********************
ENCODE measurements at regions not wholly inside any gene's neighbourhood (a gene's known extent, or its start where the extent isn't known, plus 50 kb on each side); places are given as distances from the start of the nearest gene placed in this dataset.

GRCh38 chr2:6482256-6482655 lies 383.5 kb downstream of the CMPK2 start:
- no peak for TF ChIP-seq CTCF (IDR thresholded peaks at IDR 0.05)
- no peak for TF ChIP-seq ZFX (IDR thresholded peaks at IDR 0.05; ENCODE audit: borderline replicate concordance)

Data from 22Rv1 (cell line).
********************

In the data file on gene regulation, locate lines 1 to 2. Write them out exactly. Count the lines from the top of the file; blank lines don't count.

ENCODE measurements at regions not wholly inside any gene's neighbourhood (a gene's known extent, or its start where the extent isn't known, plus 50 kb on each side); places are given as distances from the start of the nearest gene placed in this dataset.

GRCh38 chr2:6482256-6482655 lies 383.5 kb downstream of the CMPK2 start: